Whether it is an agent who wants you to make changes to your manuscript before she will represent you, an editor who requires cuts before your book is published, or just one of your beta readers strongly suggesting you tweak a few things in your first chapter, making changes to your writing — most likely changes with which you will not agree — is almost inevitable. Sure, you might decide to self-publish and, as Frank Sinatra did before you, do it your way, but chances are even then you’ll run into someone who recommends making alterations that don’t make sense to you.

524782536_9920554fbb_bIn the beginning, when you’re just starting out, it’s easier. When you get feedback from a trusted friend or respected member of your critique group, you have the luxury of listening to the feedback, intuiting if it makes sense to you, and making changes or not. But when it’s an agent or editor demanding changes, and you need to make them in order to move forward, that can be more difficult.

You might be thinking, Yeah, but if an agent or editor is asking me to do it, I’d do it. I’m not going to let a few changes stand in my way of getting published! I thought so, too. For years I’d heard friends and colleagues whining about making changes to their manuscripts in response to agent and editor feedback and I couldn’t fathom what the big deal was. Not until it happened to me.

It was a few years ago and my young adult novel, Aftersight, had just made the first round through the big New York publishing houses. By then I’d already made a few significant changes to the manuscript that had made me nervous, specifically a chapter rearrangement that I feared would confuse readers. My agent is amazing, so I’d followed her advice, but no luck. Editors weren’t biting.

Then my agent made the request: Most young adult novels were written in first person, but mine was in third person. Would I consider rewriting it in first person?

“Sure,” I said lackadaisically. “Why not give it a shot?” But I spent the next few days in a fetal position underneath my desk. My book had multiple points of view, so I would have to rewrite it in several voices, something akin to The Time Travelers Wife. Even though I’d written it in third person, every chapter had the flavor of the character who was the center of the action. Still, rewriting it in first person would mean a great deal more than substituting “she” with “I” and “they” with “we.” I’d have to cede my voice to my characters’ voices and lose my own natural rhyme and rhythm. I’d essentially be creating an entirely new book.

The heartbreak of making changes prompted by an agent or editor, I realized now, is that by the time you get this far in the process, you are accustomed to your story the way it is. By that point, the way the story is feels like the right way. By that point the writing feels sacred. Everything else seems like misguided advice.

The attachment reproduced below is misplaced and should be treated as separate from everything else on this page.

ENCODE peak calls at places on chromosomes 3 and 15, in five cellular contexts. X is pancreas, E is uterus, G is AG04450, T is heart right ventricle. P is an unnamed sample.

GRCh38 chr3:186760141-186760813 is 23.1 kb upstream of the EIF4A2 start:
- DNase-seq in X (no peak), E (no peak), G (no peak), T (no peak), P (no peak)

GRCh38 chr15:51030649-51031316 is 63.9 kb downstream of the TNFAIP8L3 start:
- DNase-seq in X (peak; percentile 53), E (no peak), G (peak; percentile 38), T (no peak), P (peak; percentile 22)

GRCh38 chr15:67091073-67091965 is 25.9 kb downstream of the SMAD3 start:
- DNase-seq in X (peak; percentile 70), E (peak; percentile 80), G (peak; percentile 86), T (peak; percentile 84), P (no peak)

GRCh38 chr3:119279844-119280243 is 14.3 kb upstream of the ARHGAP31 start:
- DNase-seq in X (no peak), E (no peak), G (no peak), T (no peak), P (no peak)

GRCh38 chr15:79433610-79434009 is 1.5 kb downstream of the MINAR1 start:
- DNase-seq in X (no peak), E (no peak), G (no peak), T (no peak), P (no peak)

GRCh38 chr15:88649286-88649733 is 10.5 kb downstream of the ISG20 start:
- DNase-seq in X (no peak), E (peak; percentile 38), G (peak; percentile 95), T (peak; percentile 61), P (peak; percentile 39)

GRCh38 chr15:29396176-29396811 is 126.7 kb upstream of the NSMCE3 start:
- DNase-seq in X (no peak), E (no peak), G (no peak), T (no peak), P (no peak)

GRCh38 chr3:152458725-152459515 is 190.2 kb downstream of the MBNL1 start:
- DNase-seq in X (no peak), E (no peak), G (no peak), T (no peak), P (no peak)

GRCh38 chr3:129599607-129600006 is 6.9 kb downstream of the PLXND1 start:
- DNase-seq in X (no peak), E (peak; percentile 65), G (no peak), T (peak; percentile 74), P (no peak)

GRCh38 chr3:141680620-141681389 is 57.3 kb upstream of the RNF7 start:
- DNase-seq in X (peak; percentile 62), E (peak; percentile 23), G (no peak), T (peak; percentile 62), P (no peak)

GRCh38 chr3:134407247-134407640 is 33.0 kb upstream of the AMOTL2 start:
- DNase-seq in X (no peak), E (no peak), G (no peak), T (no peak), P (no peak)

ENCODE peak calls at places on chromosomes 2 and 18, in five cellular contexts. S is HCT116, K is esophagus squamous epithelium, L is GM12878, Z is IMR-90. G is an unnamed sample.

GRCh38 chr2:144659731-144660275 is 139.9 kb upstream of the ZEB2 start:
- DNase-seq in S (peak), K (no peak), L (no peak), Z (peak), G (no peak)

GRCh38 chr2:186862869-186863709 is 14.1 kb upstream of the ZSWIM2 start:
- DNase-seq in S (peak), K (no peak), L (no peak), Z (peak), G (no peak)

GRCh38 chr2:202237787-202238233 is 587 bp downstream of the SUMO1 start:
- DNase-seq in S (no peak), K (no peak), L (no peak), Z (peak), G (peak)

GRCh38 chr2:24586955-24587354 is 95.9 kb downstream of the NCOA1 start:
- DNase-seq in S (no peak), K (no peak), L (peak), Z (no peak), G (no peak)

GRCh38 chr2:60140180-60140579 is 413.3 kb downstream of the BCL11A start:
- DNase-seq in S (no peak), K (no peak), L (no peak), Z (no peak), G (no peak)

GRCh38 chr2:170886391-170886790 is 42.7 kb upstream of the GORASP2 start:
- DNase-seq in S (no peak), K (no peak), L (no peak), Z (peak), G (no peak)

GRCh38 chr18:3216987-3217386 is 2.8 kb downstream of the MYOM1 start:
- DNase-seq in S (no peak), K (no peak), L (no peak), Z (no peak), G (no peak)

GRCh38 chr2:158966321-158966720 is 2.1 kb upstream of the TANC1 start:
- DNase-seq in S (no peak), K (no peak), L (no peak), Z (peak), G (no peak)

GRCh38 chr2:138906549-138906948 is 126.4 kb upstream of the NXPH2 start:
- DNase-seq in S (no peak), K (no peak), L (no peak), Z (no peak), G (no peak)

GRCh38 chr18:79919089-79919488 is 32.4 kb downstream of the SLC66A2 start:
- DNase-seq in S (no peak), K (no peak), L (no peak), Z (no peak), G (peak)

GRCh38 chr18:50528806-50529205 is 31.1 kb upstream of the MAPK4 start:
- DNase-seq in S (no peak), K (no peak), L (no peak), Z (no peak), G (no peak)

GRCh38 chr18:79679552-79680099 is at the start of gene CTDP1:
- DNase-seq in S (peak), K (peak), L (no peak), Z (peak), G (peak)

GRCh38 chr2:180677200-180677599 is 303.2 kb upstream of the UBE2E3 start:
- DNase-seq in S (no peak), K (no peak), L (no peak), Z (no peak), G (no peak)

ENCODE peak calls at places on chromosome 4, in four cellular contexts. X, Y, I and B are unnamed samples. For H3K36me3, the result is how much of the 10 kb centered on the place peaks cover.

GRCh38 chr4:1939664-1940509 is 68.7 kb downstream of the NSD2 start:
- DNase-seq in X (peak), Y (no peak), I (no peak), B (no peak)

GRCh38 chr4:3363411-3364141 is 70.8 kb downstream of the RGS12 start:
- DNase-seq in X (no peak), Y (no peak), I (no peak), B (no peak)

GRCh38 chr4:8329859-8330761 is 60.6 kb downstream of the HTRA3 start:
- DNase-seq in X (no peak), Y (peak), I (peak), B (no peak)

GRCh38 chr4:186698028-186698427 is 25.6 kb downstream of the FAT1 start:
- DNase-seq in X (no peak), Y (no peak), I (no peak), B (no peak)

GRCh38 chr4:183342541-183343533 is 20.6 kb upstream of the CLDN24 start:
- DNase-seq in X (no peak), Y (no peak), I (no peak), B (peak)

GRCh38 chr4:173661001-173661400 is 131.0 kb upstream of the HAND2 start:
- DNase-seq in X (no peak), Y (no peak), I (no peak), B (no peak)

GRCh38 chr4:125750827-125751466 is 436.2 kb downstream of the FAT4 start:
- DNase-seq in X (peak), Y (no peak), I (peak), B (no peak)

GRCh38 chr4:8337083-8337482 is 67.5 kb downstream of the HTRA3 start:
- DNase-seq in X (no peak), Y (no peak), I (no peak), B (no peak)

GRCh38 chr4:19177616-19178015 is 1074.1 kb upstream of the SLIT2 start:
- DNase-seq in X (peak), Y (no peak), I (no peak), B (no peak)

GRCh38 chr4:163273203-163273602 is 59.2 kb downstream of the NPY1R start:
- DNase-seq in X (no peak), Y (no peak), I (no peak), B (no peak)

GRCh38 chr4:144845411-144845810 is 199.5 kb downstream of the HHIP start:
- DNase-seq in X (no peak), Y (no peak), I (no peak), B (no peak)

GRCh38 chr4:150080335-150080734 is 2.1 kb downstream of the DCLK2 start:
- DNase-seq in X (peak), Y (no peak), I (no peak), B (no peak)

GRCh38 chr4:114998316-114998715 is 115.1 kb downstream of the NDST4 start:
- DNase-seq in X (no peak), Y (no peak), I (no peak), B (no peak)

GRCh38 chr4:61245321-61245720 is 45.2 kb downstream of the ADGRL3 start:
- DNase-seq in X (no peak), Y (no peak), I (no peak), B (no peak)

What ultimately made me feel better was watching some of the behind-the-scenes material from one of the Friends DVDs. The commentary is done by the writers and creators of the show. The more you learn about the television writing process, especially when the show is performed in front of an audience, the more you understand that they are constantly editing and revising, creating new stuff that works, canning what doesn’t. The words on the page are something organic, something alive, something that grows and evolves.

In the end I concluded that there was no harm in at least trying to rewrite it. I took it as a personal challenge. What was the worst that could happen? I’d lose some time. If I didn’t like it, I could simply cast the new version aside and call it a failed experiment. Who knows, maybe I’d learn something in the process.

It was the new version, the first-person version, that my agent ended up selling several months later.

This blog entry was originally published for Author Magazine‘s Author Blog.

_________________________________________________________

Author Photo 2 Square - Copy copy

Brian Mercer is the author of the supernatural YA novel, Aftersight (Astraea Press, 2013). He is also co-author with Robert Bruce of Mastering Astral Projection: 90-Day Guide to Out-of-body (Llewellyn, 2004) and The Mastering Astral Projection CD Companion (Llewellyn, 2007). A board member of the Pacific Northwest Writers Association and senior editor at Author Magazine, he lives in Seattle with his wife, Sara, and their three cats.

 URL: www.brianmercerbooks.com

tumblr_inline_msw15rad8T1qz4rgp